Durvalumab Approved by FDA for Reducing NSCLC Progression

FEBRUARY 19, 2018
Laurie Toich, Associate Editor
The FDA recently approved durvalumab (Imfinzi) for the treatment of patients with stage 3 non-small cell lung cancer (NSCLC) whose tumors are unresectable and whose disease has not progressed following treatment with chemoradiation, according to a press release. This application was previously granted priority review and breakthrough therapy designations.

“This is the first treatment approved for stage 3 unresectable non-small cell lung cancer to reduce the risk of the cancer progressing, when the cancer has not worsened after chemoradiation,” said Richard Pazdur, MD, director of the FDA’s Oncology Center of Excellence and acting director of the Office of Hematology and Oncology Products in the FDA Center for Drug Evaluation and Research.

Lung cancer is a leading cause of death in the United States and a majority of diagnoses are the NSCLC subtype. Stage 3 NSCLC is characterized by metastases in the lymph nodes or other nearby parts of the body. Durvalumab is a checkpoint inhibitor that works by blocking the PD-1/PD-L1 pathways, which is thought to bolster the body’s defense against cancer, according to the FDA.

The new approval was based on positive findings from a clinical trial including 713 patients with NSCLC whose disease had not progressed following chemoradiation. The study evaluated progression-free survival (PFS) for durvalumab versus placebo. The researchers found that the median PFS for patients taking durvalumab was 16.8 months compared with only 5.6 months for those taking placebo, according to the release.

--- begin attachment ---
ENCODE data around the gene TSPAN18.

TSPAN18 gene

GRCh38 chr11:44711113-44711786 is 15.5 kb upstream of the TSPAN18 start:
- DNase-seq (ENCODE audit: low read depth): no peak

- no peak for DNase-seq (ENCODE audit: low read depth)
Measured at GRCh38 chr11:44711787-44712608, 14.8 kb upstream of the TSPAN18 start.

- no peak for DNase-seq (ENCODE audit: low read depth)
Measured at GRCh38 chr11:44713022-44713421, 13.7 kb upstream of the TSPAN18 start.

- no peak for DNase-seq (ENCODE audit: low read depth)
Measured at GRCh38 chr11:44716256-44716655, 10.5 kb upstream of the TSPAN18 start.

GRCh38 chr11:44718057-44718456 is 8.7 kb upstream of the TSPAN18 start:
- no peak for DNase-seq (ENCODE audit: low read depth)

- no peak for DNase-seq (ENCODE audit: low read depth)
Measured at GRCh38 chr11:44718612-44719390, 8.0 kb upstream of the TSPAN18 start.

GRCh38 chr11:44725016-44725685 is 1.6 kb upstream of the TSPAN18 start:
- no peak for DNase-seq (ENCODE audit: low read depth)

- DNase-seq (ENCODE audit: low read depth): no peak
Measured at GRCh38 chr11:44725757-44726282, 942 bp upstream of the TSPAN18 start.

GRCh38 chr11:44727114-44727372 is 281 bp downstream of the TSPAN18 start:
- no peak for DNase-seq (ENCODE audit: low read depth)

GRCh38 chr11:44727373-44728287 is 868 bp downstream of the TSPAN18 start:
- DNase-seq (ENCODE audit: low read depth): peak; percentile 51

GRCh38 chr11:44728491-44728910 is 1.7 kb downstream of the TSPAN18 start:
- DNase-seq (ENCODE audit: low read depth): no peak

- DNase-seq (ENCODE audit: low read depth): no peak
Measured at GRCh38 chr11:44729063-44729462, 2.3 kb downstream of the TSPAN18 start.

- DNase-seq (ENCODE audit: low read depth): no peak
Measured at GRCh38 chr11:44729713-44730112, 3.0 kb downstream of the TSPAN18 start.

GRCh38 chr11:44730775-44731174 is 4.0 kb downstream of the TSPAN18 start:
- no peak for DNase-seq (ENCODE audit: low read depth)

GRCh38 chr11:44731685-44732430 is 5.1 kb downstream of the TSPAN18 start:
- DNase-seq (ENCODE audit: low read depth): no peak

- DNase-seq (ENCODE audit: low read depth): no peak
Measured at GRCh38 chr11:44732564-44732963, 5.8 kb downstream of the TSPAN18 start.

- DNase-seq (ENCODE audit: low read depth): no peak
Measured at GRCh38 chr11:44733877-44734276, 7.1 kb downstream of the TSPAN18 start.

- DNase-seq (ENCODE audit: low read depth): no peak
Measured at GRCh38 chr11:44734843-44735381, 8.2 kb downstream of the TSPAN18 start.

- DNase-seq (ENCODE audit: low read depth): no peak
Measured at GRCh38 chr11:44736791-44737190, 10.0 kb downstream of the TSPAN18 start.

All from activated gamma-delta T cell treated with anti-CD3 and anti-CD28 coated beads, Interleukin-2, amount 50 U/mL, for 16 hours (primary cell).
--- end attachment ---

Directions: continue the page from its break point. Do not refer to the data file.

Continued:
Common adverse events associated with durvalumab in patients with NSCLC include cough, fatigue, pneumonitis/radiation pneumonitis, upper respiratory tract infections, dyspnea, and rash. The FDA warns that durvalumab comes with serious risks. These risks include immune-mediated adverse events, in which the immune system attacks cells or organs, such as the lungs, liver, colon, hormone-producing glands, and kidneys. Other serious risks include infection and infusion-related reactions, according to the release. In 2017, durvalumab was granted accelerated approval by the FDA for the treatment of patients with advanced or metastatic bladder cancer.

“For patients with stage 3 lung cancer that cannot be removed surgically, the current approach to prevent progression is chemoradiation. Although a small number of patients may be cured with the chemoradiation, the cancer may eventually progress,” Dr Pazdur said. “Patients now have an approved therapy that has been shown to keep the cancer from progressing for a longer time after chemoradiation.”

This article originally appeared on .

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